Socioeconomic factors drive the age gap of when women become moms
In the United States and much of the western world, people are now waiting longer to get married and have children.
There are a number of factors that influence this growing trend to start a family at a later age than previous generations, including greater access to birth control, education, and putting a priority on establishing a career first.
However, in a recent New York Times piece, Quoctrung Bui and Claire Cain Miller point to the stark socioeconomic gap between educated women in larger, urban areas compared to women in smaller rural areas, showing that there is a huge divide between the ages that women are having children in the United States.
What’s more, this age gap just further instills a pattern where the children of young mothers in less affluent communities will, in turn, have children at younger ages.
Bui and Miller cited an analysis of all U.S. birth certificates from 1985 to the present, conducted for the New York Times, by Caitlin Myers an expert on reproductive policy.
The data for the analysis came from the National Center for Health Statistics and reveals that in big cities like New York, the average age for first-time mothers is 32, but in Zapata County Texas, women are having children much earlier at 21.
Education seems to be the biggest driving wedge between first-time mothers. As Bui and Miller found, women with college degrees are having children seven years later than those without degrees.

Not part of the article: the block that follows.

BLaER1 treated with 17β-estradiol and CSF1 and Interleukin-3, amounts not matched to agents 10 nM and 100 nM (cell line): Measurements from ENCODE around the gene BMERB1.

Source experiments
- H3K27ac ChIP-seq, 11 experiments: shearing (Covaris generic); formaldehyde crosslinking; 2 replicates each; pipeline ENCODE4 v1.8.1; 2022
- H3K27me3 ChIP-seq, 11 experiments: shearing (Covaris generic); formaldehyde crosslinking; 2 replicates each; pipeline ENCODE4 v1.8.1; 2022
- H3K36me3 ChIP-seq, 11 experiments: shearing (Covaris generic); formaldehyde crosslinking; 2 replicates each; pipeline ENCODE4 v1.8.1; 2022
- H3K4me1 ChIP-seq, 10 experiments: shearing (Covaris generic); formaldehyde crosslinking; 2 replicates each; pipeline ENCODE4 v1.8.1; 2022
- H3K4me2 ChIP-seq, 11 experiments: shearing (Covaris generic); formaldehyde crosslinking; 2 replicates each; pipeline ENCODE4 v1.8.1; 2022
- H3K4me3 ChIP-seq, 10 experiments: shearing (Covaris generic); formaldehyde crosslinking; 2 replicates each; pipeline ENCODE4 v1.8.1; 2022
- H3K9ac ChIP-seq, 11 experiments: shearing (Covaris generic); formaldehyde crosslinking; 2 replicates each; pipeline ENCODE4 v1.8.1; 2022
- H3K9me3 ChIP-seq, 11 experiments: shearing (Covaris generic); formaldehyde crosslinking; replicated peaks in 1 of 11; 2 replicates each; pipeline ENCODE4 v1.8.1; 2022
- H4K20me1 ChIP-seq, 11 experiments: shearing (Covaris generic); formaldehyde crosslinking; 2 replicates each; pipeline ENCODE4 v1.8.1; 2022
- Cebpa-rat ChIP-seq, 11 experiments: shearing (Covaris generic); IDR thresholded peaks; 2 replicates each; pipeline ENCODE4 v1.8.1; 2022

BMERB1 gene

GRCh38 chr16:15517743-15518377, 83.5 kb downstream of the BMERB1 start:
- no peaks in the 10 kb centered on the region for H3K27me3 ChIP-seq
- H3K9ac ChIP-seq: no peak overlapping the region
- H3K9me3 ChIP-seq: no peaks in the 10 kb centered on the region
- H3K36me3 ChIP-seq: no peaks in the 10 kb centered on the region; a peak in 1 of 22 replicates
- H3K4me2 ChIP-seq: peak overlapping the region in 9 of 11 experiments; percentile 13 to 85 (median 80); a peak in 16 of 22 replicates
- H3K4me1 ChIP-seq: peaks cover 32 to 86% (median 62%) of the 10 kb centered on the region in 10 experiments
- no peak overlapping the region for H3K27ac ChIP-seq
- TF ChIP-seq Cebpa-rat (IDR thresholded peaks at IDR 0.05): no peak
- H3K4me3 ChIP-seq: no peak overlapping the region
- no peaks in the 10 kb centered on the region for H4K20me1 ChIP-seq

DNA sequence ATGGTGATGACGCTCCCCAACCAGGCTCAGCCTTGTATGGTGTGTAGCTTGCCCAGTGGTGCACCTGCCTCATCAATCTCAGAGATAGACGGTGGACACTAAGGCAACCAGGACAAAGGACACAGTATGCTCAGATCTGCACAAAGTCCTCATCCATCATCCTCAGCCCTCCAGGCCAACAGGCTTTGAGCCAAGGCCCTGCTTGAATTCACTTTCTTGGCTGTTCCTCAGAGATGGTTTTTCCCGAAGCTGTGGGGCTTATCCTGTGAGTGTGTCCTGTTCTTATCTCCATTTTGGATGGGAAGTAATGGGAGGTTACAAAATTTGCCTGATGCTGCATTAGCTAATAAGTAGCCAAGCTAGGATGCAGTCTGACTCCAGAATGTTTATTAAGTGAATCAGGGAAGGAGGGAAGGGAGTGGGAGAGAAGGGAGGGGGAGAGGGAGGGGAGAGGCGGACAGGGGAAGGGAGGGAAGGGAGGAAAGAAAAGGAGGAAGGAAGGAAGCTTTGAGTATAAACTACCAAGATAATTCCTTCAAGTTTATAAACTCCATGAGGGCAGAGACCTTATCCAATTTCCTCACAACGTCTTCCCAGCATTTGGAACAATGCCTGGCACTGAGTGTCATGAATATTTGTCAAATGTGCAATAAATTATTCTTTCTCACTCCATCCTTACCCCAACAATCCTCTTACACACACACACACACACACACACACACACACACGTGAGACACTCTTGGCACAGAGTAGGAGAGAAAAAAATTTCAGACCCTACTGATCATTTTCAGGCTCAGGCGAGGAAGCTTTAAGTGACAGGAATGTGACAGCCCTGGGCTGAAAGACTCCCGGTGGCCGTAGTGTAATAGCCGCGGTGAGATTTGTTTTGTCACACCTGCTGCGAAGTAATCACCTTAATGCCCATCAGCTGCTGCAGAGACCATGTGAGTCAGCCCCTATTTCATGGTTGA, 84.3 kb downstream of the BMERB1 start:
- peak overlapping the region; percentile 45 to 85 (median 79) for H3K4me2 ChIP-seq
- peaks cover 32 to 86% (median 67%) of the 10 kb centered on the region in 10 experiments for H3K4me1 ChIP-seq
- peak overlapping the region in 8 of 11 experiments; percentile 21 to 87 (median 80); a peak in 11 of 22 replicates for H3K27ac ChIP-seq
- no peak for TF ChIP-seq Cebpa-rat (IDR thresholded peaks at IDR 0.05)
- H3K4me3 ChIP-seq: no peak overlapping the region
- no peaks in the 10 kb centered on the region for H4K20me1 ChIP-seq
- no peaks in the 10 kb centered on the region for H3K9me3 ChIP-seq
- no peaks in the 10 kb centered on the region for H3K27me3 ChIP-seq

A college education can afford many opportunities including a better paying job, the ability to establish a career and save money for a future child’s college education.
“Lower-socioeconomic-status people might not have as many opportunity costs — and motherhood has these benefits of emotional fulfillment, status in their community and a path to becoming an adult,” Heather Racking, a sociologist at the Louisiana State University, told the New York Times.
Yet, other women from a higher socioeconomic standing are waiting longer because healthcare has drastically improved to the point where complications with advanced maternal age are less of a concern.
This gap is not isolated to the United States and is mirrored when you compared developing nations to countries with higher economic prosperity.
According to the World Health Organization (WHO), around 21 million girls ages 15 to 19 become pregnant in developing regions every year due in large part to a lack of access to quality health care, a lack of education, and few employment opportunities.
But in developed countries like Switzerland, Japan, Spain and Italy, the average age of first-time mothers is 31.